Tragedy of the Commons

Environmental problems derive from many different sources, but effective environmental sustainability is ultimately dependent on mentality and ideology. If people do not view something as being detrimental to themselves or something that they care about, they will not likely prevent it from occurring. People might also not understand that something introduces hazards to the environment, so they might believe that their actions are perfectly acceptable. A great deal of environmental degradation has occurred through what is known as “the tragedy of the commons”.

The phrase, the tragedy of the commons, was initially worded by William Forster Lloyd in the Nineteenth Century, but popularized by Garrett Hardin in his 1968 article, “The Tragedy of the Commons”. The commons refers to the different shared resources that we use for energy, food, and other purposes. For an individual or a single organization, it is completely acceptable take as much from and use as much of the commons as desired, but if a large amount of people do this, it will be depleted in an unsustainable way. A common example of this is through a large field of grass that is shared by several farmers. Each farmer is entitled to graze sheep as much as he wants, since a single one cannot do close to enough damage to deplete the entire resource. Unfortunately, if all farmers graze their sheep, which they likely will, as they alone cannot harvest all of the grass, the resource will be depleted beyond the point of no return, thus creating a “tragedy”.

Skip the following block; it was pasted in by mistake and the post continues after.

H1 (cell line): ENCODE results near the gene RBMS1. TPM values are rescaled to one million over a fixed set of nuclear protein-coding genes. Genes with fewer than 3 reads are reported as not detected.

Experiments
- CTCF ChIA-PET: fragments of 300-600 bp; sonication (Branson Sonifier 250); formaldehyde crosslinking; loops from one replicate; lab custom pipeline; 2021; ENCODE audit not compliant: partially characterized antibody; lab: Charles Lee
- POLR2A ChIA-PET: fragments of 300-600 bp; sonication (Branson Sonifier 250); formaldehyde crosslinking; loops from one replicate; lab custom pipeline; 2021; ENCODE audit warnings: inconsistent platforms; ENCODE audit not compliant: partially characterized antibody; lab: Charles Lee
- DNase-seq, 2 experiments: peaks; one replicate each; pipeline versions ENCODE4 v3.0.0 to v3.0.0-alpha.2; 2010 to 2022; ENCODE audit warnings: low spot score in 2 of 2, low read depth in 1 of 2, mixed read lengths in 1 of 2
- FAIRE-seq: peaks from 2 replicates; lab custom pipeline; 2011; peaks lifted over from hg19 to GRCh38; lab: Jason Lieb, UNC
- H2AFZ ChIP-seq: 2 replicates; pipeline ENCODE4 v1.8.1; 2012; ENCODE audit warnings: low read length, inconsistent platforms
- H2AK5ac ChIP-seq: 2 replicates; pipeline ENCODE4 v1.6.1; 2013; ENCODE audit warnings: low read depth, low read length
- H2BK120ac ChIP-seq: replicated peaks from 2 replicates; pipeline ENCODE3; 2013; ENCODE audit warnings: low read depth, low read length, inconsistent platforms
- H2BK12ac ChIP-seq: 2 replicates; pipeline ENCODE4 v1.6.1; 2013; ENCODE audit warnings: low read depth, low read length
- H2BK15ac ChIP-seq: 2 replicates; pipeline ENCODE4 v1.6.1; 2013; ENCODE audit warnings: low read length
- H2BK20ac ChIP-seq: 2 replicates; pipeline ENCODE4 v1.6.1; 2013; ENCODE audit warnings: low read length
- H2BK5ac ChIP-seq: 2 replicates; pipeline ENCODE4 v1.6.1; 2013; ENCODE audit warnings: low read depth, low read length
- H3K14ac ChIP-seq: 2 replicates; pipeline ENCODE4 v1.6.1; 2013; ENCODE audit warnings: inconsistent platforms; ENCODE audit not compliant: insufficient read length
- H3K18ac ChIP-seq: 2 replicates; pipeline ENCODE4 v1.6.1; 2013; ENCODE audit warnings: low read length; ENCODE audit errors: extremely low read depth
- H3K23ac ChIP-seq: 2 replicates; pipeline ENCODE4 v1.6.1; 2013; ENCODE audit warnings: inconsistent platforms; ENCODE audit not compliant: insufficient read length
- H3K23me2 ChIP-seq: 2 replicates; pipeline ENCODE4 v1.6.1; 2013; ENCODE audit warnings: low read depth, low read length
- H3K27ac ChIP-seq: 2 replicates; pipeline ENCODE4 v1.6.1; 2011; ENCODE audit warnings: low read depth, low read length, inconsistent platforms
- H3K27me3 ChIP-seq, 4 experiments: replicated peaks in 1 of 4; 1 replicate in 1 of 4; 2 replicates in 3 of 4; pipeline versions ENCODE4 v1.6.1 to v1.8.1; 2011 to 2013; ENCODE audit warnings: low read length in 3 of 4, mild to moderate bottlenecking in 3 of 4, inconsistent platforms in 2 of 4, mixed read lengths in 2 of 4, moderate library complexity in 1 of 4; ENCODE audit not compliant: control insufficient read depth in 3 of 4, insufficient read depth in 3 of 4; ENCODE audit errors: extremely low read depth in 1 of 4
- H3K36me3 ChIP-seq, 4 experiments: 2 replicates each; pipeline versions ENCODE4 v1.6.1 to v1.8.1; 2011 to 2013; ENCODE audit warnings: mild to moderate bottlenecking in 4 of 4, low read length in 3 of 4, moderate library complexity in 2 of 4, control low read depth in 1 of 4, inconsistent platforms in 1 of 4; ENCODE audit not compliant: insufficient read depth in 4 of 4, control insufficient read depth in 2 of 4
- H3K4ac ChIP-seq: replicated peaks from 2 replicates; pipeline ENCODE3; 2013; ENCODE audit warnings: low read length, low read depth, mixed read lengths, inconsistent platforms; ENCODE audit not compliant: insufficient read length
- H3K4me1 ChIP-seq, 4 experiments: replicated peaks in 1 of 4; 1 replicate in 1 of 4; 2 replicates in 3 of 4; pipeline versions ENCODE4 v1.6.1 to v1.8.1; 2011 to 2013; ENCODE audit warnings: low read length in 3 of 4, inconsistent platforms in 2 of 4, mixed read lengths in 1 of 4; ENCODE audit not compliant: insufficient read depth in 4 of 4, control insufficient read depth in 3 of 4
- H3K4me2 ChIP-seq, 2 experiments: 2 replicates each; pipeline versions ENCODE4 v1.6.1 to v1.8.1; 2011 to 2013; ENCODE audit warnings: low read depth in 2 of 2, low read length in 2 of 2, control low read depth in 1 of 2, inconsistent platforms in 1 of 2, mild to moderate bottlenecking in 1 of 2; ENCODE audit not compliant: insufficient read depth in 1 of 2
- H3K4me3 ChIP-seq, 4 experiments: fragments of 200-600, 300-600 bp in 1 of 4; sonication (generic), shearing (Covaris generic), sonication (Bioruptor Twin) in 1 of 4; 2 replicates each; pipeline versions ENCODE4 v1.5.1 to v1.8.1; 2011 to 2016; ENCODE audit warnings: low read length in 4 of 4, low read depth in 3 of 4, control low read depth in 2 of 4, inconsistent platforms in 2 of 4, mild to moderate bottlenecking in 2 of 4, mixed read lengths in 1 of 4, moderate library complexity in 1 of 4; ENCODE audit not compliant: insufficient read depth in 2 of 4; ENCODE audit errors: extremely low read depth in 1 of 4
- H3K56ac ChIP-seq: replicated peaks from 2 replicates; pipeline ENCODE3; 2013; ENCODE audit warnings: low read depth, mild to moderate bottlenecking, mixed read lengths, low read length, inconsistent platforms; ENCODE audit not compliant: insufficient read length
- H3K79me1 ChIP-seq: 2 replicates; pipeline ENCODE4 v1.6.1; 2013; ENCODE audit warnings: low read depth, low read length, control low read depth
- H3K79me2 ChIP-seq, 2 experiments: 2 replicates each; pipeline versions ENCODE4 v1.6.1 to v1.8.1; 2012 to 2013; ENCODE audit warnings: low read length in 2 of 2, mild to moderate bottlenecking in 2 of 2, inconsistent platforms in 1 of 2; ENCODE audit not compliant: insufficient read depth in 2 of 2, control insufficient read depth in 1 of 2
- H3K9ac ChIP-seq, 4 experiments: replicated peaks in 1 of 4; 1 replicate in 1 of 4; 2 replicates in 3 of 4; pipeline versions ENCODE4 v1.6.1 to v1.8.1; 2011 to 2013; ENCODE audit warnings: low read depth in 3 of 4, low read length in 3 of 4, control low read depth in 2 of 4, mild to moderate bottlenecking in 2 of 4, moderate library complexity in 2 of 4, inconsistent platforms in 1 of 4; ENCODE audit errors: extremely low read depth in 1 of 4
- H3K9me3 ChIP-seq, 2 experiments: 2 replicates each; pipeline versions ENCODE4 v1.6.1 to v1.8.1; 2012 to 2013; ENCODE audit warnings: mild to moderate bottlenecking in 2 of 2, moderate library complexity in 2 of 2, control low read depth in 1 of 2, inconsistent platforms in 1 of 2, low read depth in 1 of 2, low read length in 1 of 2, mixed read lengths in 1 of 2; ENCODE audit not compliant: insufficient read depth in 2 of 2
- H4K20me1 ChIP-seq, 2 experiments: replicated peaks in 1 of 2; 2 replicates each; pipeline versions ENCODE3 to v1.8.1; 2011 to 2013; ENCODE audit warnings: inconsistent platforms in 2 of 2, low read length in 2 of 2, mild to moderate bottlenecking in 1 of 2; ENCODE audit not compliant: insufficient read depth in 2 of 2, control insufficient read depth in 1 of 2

Hardin’s assessment draws from “An Essay on the Principle of Population” by Thomas Malthus. Malthus discussed a fear of overpopulation and depletion of resources coming from the fact that population increases exponentially, while resources only increase linearly. While there has not been a complete destruction of resources, some commons have been depleted and damaged due to continuous use by different parties. Today, with the Earth population at a swelling 7.2 billion, the shared commons of the ocean, the atmosphere, and the land are suffering from pollution and resource use.

From this issue, it is clear that environmental management has its problems at the individual level. Even if people and corporations are environmentally conscious and attempt to reduce their effects on the commons, they can still pollute and use resources to amounts that would not lead to any damage just from their doing but would be detrimental if performed by many. This is where things like legislation and standards can help to prevent any more unnecessary damage. By introducing guidelines that promote efficiency along with environmental sustainability, standards-developing organizations can contribute to proper environmental care at the individual level. ISO 14001:2015: Environmental management systems - Requirements with guidance for use is a great example of this, since it promotes conformity for careful environmental interaction.
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